The Collector's Book of Fluorescent Minerals
I was introduced to Fluorescent Mineral collecting by my son. I started going to shows, joining mineral groups, and reading everything I could on fluorescent minerals. Realizing that there were no books with lots of photographs on the subject, and having written quite a few heavily illustrated books of collecting subjects, I decided to to a book that would appeal to new and old mineral collectors. The book was a success and lead to the publishing of a second book. Lots of fluorescent mineral experts helped by reviewing the text and photos for accuracy, and my publisher was pleased with the success of the books. Schiffer Books started an entirely new avenue of books on Minerals that it now publishes.
Collecting Fluorescent Minerals is now in its 2nd revised and expanded edition with 850+ color photos is a fluorescent mineral collector's dream book. It contains minerals from all over the world and has a good concentration of Franklin and Sterling Hill, NJ pieces. Nice large photographs showing the minerals in daylight and under the UV lamp, make it easy to work with when identifying minerals. Information on collecting sites and tips while collecting, make this the book to have. It comes with a value guide to give you an idea of what the pieces will cost.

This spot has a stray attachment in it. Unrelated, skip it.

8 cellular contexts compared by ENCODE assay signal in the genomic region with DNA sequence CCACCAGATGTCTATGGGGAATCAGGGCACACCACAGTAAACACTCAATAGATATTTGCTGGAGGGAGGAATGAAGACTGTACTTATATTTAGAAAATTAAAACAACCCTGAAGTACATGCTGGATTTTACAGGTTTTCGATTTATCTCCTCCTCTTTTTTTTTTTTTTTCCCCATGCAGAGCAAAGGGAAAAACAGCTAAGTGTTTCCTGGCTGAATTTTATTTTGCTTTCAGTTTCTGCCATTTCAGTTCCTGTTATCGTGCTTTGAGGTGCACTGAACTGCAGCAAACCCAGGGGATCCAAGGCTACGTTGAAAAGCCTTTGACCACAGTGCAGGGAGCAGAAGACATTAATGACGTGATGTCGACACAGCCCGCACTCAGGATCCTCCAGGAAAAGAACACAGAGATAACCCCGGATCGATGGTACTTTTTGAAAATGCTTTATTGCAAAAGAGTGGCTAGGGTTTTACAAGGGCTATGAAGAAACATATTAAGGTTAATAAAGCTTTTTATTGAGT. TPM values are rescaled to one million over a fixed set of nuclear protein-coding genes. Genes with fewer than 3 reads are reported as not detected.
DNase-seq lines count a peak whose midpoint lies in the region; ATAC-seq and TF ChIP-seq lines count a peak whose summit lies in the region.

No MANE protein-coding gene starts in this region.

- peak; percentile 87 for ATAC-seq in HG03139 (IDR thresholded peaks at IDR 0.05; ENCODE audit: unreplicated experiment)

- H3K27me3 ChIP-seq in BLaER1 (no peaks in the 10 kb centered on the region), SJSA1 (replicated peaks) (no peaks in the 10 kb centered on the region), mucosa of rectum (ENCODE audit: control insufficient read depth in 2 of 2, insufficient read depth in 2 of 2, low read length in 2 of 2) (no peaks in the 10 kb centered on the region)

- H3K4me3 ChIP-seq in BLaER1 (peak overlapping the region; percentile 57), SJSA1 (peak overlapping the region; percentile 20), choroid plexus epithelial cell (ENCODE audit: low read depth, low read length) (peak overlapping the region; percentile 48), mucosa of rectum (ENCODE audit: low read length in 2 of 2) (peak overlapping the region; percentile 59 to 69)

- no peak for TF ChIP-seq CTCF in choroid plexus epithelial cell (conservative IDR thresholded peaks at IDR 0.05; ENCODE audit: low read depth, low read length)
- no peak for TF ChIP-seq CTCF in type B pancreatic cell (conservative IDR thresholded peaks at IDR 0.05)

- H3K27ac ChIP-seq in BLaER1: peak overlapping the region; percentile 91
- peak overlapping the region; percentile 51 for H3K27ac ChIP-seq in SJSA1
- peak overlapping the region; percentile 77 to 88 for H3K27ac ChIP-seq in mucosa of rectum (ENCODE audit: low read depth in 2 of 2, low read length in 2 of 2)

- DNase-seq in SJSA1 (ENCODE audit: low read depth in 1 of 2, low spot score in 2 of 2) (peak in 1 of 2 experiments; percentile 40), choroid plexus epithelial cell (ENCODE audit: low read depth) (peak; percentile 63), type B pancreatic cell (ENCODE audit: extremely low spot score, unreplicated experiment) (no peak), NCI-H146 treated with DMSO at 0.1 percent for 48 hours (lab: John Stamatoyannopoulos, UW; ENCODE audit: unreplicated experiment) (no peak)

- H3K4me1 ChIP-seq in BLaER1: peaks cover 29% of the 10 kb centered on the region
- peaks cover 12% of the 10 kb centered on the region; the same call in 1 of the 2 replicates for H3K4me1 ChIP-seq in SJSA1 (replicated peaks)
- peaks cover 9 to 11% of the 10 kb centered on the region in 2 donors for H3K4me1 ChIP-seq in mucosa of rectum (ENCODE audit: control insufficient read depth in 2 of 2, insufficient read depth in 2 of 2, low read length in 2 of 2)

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Manny Robbins' second book on fluorescent minerals which came out in 1994. It sold for $49.95, but now appears to be out of print but still fairly easy to find. This is a much more technical read, but has good information.
Rainbow Minerals is the best bargain for $6.95 by Bob Jones (printed by Tom Warren). It can be tougher to find, but is sometimes available on eBay. It has a small group of color photos.
We think you will like I Can Only Draw Worms, Extracted: How the Quest for Mineral Wealth Is Plundering the Planet, and A Rock Is Lively if you like this list.
From Kyle's list on for goofy kids.
This book is such a fun example of taking something that could be seen as a limitation (for instance, the fact that you can only draw worms) and turning it into something more. The book is narrated by the author/illustrator, who explains that he can only draw worms.
He then introduces a cast of worms and tells us about their various adventures. But whenever he describes something non-worm-like (Worm Six is riding on a flying unicorn!) he quickly reminds us that he can’t draw those things, because he can only draw worms. Never fails to get my kids laughing!
From Bruce's list on the impending collapse of global civilization.
A basic foundation for Collapse 2020 is the collapse timetable presented in the Limits to Growth model. A key assumption is that, as the world population increases, there will be related extractions of natural resources. If not controlled, many of those resources will run out. This book reports the status of world resources as of 2014. The “good news” – if we can call it that – is that the rates of resource depletion track closely with the Limits to Growth model. This is “good news” because it confirms that the model is sound. That’s “good” because it means we can rely on that model to plan for the future. On the other hand, it’s actually “very bad news”, because it shows the world is already in very bad condition.
From Pat's list on picture books about rocks.